First off, things you might want to know as context for my list of complaints. (Not too many spoilers, I hope.) Seven sections narrated by seven different characters. Main story concerns Simon--obsessed ex-boyfriend of Anna, who is now married to Joe--kidnapping Anna and Joe's son Sam. Narrators (in some cases it's mainly transcriptions of conversations between the particular character and the shrink, etc., and in each case the addressee matters almost as much as the speaker): Alex Klima, Simon's psychiatrist and a central player in events (the "you" voice in which he addresses Simon in the opening chapters is particularly sinister and striking, I believe a version of this was published in Granta); thuggish stockbroker Joe; prostitute 'Angelique', farfetchedly (a) obsessed with Simon (b) sleeping with Joe for money (c) diagnosed with MS and (d) later love object of ....; Dennis Mitchell aka Mitch, a stock analyst who works with Joe; Simon himself; Anna; and Dr. Klima's grown-up daughter, who is in love with Sam.

1. I do not see why all these reviewers trumpet the Rashomon aspect! Frankly, these characters all understand things more or less the same way. We're not getting any of the thing that, say, Susan Howatch does so well, with interlocking perspectives that can't be reduced to a single narrative. (Howatch is better known in the UK than the US, deeply unfashionable I think for her Christianity, but really a superb novelist of character and point-of-view. Just an aside.) In any case, here it is always fairly clear what happened, and (see title for this post) I had no trouble deciding who was right and who was wrong and losing patience with the "oh, but those actions are justifiable if we approach them from another point of view" thing.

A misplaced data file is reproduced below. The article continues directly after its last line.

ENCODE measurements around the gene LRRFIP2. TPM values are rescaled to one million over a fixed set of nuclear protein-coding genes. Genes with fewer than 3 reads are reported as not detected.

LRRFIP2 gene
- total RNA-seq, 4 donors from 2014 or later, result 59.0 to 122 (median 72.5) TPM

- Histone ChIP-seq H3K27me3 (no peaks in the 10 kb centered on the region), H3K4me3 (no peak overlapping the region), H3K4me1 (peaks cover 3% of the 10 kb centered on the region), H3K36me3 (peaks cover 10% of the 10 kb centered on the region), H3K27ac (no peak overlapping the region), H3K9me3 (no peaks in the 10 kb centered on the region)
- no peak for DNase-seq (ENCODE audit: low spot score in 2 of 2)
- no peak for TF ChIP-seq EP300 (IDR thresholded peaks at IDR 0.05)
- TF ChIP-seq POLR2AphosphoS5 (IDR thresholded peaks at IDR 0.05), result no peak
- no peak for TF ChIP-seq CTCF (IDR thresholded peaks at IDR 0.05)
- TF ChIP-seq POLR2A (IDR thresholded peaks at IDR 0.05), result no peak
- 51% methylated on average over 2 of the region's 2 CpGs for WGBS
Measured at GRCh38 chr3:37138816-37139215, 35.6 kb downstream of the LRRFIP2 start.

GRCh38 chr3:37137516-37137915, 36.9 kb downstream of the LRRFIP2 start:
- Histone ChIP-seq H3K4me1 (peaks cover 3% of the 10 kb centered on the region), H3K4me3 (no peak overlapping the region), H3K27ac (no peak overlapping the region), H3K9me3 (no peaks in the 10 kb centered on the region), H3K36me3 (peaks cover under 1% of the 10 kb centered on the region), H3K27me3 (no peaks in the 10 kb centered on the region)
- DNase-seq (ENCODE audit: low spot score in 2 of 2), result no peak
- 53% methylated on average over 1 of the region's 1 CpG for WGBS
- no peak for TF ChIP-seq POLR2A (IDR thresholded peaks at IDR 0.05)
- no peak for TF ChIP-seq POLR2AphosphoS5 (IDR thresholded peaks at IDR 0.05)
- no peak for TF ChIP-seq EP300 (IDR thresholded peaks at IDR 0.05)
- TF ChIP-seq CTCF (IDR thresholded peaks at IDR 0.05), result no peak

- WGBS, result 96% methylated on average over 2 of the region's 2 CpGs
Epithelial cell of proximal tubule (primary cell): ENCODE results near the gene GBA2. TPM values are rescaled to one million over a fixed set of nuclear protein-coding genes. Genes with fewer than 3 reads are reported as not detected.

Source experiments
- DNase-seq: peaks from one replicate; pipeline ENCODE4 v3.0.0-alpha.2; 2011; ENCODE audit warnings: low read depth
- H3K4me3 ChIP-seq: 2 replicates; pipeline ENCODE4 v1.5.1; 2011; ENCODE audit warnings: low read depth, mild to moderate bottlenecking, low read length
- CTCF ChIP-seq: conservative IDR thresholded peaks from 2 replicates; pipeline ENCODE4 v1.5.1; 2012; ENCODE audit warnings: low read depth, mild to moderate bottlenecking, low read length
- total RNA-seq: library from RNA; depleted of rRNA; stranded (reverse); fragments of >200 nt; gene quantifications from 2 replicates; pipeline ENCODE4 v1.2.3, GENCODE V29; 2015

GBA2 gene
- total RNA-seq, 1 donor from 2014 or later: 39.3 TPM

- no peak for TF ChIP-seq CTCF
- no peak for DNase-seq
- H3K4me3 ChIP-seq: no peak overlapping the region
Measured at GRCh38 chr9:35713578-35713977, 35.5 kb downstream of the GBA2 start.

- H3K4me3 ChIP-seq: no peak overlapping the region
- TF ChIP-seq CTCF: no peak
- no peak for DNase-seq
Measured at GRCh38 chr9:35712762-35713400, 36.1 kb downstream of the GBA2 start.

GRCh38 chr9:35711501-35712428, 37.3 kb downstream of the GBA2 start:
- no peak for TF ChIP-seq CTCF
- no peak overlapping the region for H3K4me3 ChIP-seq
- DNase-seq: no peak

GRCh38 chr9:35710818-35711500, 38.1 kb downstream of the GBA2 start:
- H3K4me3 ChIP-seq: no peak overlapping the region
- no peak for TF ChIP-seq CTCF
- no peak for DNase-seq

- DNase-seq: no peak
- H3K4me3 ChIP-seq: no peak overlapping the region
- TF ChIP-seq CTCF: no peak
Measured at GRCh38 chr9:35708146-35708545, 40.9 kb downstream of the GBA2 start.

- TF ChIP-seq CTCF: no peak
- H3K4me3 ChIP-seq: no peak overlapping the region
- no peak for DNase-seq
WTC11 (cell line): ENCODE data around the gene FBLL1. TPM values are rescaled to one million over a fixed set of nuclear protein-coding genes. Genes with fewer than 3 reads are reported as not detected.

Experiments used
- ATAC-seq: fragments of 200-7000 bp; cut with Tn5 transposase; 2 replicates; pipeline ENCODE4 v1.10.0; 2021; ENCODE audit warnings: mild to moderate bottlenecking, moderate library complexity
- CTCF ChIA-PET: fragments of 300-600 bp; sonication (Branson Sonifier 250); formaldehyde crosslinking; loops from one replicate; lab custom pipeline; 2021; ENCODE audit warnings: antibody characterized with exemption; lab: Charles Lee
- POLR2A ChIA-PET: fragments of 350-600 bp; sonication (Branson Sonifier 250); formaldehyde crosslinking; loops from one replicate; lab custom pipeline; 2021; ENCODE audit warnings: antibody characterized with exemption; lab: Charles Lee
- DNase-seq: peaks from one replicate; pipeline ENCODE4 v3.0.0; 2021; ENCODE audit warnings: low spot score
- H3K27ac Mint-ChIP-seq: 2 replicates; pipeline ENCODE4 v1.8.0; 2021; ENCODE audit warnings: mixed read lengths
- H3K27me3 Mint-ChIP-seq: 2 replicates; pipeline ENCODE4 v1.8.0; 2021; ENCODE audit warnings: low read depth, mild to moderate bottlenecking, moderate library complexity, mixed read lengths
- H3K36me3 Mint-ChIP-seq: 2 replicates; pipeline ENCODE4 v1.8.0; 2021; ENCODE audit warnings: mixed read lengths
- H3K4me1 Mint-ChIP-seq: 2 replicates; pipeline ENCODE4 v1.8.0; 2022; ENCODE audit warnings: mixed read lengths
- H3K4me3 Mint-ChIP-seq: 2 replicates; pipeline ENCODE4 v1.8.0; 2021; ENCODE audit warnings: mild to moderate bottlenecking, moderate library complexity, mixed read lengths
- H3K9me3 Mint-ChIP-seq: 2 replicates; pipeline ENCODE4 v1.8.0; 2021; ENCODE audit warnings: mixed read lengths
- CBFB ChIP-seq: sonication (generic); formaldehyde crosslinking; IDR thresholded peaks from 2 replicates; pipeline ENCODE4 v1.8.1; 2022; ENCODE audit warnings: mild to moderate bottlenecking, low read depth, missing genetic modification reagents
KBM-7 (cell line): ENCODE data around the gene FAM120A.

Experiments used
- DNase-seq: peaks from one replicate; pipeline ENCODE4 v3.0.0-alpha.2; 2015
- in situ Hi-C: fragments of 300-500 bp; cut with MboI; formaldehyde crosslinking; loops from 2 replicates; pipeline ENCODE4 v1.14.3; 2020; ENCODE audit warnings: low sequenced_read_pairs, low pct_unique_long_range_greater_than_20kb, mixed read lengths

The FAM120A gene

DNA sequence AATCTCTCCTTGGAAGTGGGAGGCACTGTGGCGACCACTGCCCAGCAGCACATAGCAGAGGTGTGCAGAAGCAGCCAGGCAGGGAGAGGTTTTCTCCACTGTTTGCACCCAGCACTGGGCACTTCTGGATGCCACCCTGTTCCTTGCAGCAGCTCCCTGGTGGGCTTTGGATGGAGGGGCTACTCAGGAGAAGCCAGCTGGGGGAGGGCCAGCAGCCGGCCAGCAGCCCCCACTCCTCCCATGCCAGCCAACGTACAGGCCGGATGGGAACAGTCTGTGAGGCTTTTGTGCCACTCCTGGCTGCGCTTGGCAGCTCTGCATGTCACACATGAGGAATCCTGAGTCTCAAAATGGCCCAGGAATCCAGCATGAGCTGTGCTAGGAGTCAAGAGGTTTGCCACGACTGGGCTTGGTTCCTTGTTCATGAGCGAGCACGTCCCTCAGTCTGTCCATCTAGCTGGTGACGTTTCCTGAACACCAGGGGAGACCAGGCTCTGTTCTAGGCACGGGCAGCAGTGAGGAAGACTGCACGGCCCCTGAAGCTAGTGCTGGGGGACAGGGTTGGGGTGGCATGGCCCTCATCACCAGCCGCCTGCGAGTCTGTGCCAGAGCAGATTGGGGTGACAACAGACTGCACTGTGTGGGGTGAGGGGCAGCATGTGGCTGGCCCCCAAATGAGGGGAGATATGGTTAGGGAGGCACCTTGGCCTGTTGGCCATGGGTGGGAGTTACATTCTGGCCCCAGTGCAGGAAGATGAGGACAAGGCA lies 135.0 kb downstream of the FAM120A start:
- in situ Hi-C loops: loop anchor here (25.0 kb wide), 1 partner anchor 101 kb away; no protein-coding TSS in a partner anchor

2. The voices also all really do sound pretty much the same; this wasn't a stumbling-block for me, for various reasons that have to do with Perlman's intelligence & unobtrusive prose style & the general satisfyingness of the book. It's more painful when it comes to the female characters, though; I thought he'd have been better off sticking with male voices.